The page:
There's Beauty in the Broken
The cool breeze blowing off the ocean is making this day perfect. It’s hot. You’d never know it. Deep blue, turquoise, and green––all the colors of the sea. Breathtaking. The month is coming to an end and we’re about to start our journey back home. Leaving is bittersweet. Watching the sunrise, walking the beach each morning––it’s been therapeutic. Soul care. Self-care. It’s healing. I try to arrive just ahead of the sunrise. Often the colors of the sky are so vibrant just before the sun bursts forth in all its glory. I love to listen to the calming, powerful surf rolling in and out. I watch. My thoughts go right to God––what an artist He is. I realize how small I am. Standing there like a child, I remember His promises to me. As long as this earth remains, the sun will rise each morning and it will set each night. And I rest in that assurance. My heart settles in His faithfulness. I feel safe.
As I was sitting with my coffee and Bible this morning, I was reflecting on my month here and what the Lord has spoken to me. Once again, my thoughts repeated themselves. For days I’ve been ruminating on this phrase: There’s beauty in the broken. One morning, while it was still dark, I woke up all my littles with a plan to take them to see the sunrise and gather shells along the shore. We piled into Hannah’s Sprinter, all eleven of us, and headed for the beach. When feet hit the sand, they were like the wild ponies Marguerite Henry wrote about in her wonderful book, Misty of Chincoteague. They pranced and galloped and raced the tide coming in, squealing with delight.
After a while, some serious shelling began to take place. I watched them as they oo-ed and ahh-ed over the treasures they were finding. As one shell after another was placed carefully in their bags the kids were well on their way to what they needed to make some beautiful shell boxes––our project for the next day. About a half hour into our time together, one of my grandchildren called me over. She opened her bag. I peeked inside. Her gentle face lit up with enthusiasm as she began showing me one shell after another. I marveled at the eye she had finding treasure that no one else had spotted. We declared she had her Bobby Daddy’s eye. But something moved my heart deeply. She began to retrieve some broken shells out of her bag, exclaiming over their beauty. Tears as I write, remembering.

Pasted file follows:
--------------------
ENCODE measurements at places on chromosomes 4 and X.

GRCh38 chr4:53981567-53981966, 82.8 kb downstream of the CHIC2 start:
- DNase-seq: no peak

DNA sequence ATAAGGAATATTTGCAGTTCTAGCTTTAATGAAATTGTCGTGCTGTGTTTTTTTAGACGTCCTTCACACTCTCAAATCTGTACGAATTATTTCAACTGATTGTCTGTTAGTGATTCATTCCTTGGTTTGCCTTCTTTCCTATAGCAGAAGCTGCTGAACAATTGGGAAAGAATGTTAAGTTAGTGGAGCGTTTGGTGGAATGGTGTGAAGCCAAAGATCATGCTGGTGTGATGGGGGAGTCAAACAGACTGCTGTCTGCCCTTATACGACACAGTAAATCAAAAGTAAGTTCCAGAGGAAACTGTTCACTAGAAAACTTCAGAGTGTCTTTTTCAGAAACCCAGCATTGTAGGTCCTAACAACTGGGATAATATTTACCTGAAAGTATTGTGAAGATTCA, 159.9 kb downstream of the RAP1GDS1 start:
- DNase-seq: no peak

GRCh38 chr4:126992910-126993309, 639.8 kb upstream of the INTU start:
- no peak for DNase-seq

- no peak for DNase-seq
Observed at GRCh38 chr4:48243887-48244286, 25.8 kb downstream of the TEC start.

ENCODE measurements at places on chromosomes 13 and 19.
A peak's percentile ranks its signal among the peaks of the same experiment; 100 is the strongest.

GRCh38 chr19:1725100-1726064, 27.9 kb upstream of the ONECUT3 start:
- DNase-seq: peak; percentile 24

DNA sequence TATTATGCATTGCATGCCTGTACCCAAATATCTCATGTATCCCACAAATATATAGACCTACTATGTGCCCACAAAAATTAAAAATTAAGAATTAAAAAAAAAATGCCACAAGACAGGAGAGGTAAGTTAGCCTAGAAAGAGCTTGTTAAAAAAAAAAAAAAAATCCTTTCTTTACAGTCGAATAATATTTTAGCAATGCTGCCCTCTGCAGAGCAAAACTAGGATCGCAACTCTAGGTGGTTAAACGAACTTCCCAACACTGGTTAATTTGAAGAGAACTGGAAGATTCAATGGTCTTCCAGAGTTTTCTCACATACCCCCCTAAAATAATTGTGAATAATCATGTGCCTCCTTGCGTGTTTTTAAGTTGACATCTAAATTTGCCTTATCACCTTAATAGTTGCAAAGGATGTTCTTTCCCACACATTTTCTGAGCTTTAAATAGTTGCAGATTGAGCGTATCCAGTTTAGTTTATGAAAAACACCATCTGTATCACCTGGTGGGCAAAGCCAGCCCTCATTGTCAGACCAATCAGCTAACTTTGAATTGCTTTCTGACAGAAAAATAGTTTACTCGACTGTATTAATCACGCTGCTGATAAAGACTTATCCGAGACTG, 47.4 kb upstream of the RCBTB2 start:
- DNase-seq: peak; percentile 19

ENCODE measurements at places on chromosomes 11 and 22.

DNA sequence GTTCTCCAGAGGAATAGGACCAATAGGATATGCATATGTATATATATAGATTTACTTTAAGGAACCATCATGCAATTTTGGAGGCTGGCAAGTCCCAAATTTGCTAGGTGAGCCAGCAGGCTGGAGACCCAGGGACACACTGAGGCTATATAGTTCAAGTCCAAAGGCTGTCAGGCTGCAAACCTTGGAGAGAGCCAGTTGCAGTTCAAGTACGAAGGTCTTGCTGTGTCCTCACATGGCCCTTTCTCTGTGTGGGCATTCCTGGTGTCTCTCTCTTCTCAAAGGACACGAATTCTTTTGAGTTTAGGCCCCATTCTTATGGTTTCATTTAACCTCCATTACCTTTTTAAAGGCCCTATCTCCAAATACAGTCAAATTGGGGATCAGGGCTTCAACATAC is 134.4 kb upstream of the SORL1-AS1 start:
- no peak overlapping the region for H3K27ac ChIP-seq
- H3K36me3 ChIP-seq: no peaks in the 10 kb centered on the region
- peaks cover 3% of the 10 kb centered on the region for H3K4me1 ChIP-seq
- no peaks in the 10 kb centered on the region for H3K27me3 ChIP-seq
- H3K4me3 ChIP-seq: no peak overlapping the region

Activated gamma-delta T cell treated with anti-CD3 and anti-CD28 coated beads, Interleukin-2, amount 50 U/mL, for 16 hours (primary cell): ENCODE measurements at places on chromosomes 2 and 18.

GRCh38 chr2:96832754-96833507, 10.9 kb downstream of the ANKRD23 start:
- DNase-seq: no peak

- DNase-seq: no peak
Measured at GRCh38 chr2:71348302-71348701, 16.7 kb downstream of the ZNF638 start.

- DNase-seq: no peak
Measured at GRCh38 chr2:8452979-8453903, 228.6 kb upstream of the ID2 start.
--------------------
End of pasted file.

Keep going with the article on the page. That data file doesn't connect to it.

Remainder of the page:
This precious is acquainted with brokenness and has been from a young age. She understands pain. Health issues sustained years ago left her with physical, mental, and emotional challenges. Struggling hard sometimes to make it through the day, she is keenly aware of pain in others. This child is sensitive––kind to everyone. The eyes of her understanding have been opened to suffering, in herself and others. She was teaching me as I watched her turn shell after shell over in her hands. Choosing each one carefully, she views broken shells through a different lens than most. Now… I do, too.
I am a broken woman. Broken when Jesus found me, I was shattered from life’s raw edges and the aftereffects of my foolish choices. But oh, how glorious was the freedom He gave me––salvation and redemption offered and accepted, the price already paid. His life for mine.
Then there’s God-brokenness. So different. The brokenness I experience now is holy. Precious. Brokenness takes on new meaning when we look through a different lens. When we begin to see through God’s eyes, we realize the beauty in His plan. I don’t have to fear what the wind and the waves of life hold. As trials come, I hide myself in the currents of His love and the rough edges are becoming smooth. And I’m coming out with beauty that those who understand brokenness recognize. We understand each other. For that I am grateful.
This treasure of ours remains a beautiful example to our family. Her love, her kindness, her attention showered on ones who others may overlook, speaks volumes. She moved far away from us with her Mama, her Papa, and her sisters. We miss her terribly but rejoice that she is flourishing in her new school and recently was awarded the Integrity Award, chosen out of several classes. She’s radiant. There’s beauty in the broken. I want the Lord to go layers deep within me to show me the significance of this truth. I think He’s doing that. When we’re broken, we see life and others through a different lens. We begin to see with His eyes. What a gift. On this journey together, Deb